With more than 300 million Indians already on the Web and another 200 million set to get online by 2017, the country is a major area of focus for Google — so much so that new CEO Sundar Pichai centered his Google for India keynote around the company’s programs to help bring the Web to the next billion people in India.
Speaking in New Delhi during his first visit to the country as CEO today, Pichai explained that India has proven to be an excellent test bed for numerous technologies aimed at emerging markets.
It may sound like we’re doing a lot, but in my opinion, we’re just barely getting started. We’ve realized that when we build products for India, they eventually make their way to a global scale. Given that India is on the cutting edge of the mobile revolution, we think that what we build in India will apply to many, many places.
He cited examples like streamlined search, which serves up fast-loading results on mobile devices with slow connections; YouTube Offline, which lets you download videos to enjoy when you’re not connected; and Map Maker, which was built by two employees in Bangalore and lets people mark roads, landmarks and disaster-stricken areas on Google Maps.
Pichai said he is excited about Google’s initiatives to expand connectivity across the country. When Indian Prime Minister Narendra Modi visited Google’s California headquarters in September, Pichai announced that the company planned to bring Wi-Fi to 400 railway stations in India. Today, he said that Mumbai Central station will be online in early January 2016, with 99 more to follow through the year.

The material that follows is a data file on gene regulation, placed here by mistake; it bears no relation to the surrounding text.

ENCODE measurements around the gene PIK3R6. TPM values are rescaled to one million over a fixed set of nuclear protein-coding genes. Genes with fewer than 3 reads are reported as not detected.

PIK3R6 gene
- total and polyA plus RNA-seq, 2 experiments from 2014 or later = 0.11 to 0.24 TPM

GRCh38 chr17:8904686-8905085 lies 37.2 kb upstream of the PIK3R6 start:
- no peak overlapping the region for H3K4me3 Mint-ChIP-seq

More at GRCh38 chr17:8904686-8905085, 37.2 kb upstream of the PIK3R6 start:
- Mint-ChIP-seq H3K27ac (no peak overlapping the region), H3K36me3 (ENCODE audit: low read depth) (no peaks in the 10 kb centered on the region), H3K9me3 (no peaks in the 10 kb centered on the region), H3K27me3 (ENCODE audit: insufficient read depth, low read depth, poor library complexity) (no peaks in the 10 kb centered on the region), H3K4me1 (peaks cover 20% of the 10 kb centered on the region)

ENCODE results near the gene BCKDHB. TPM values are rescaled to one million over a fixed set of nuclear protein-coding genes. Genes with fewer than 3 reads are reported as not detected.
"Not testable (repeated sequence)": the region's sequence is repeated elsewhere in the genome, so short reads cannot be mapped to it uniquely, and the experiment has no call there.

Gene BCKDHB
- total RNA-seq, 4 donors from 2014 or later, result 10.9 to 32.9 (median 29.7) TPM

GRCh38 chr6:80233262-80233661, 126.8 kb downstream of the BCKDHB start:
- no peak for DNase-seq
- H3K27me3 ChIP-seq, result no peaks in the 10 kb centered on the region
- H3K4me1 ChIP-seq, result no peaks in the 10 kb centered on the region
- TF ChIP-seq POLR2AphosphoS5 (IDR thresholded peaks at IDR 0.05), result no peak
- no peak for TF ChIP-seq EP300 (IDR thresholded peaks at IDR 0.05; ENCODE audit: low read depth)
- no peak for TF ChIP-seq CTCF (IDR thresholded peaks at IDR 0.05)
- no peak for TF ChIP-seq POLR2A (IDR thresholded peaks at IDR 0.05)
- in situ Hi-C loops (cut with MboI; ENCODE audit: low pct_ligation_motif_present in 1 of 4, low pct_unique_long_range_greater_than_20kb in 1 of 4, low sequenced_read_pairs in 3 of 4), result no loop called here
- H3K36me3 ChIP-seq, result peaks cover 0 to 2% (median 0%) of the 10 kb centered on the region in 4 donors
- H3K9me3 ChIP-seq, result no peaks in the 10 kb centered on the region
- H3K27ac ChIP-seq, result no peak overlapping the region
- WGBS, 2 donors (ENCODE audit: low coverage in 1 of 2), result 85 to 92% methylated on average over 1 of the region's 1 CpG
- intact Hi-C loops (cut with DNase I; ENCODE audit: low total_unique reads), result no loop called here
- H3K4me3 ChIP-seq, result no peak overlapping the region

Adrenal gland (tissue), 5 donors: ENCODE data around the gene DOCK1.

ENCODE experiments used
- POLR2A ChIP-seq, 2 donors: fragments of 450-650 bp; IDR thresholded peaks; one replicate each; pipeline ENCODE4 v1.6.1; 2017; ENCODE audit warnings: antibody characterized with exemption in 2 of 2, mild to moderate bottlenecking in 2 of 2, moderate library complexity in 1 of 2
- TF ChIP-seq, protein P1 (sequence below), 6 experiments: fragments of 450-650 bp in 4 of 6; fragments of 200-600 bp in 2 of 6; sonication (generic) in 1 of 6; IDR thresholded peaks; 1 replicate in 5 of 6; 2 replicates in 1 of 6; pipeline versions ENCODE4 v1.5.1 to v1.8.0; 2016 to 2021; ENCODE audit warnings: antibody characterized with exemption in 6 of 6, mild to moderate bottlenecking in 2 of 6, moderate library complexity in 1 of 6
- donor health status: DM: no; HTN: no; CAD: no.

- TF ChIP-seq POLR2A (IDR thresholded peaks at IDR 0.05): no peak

In addition, the company’s Project Loon, which aims to beam internet access to users from balloons in the sky, is coming to India. Google says it is working to integrate its service into major telecom operators’ infrastructure and hopes it won’t interfere with existing cellular systems.
Pichai also said that Google is expanding its Helping Women Get Online program to to ensure they can take advantage of the opportunities that the Web makes available.
After a pilot last year, the company is ready to roll out a larger initiative, offering demos on using a smartphone in 300,000 villages over the next three years. That’s all with the help of bicycles that carry devices and training materials.
He also underlined the importance of delivering a quality Web experience for users who are getting online for the first time, which is highly likely to be using a smartphone in a language other than English. He noted that in 2016, there will more Android users in India than in the US.
To that end, he reminded the audience of programs like Android One that aimed to bring the latest version of the company’s mobile OS to low-cost handsets; the company’s Indic Keyboard for Android that supports 11 languages and native scripts; and the introduction of offline support to YouTube, Translate and Maps for users on spotty connections.
Lastly, Pichai is betting big on India’s potential as a mobile software development hub. Earlier this month, Google announced an investment of $20,000 in credits for 1,000 Indian startups to use towards paying for its cloud services. Pichai also said that the company will roll out a program to train two million Android developers over the next three years, in partnership with more than 30 universities across the country as well as the National Skill Development Corporation.
I just want to say, thank you. This country has given me and Google so much; I hope we can give much more in return to India in the months and years ahead.
Pssst, hey you!
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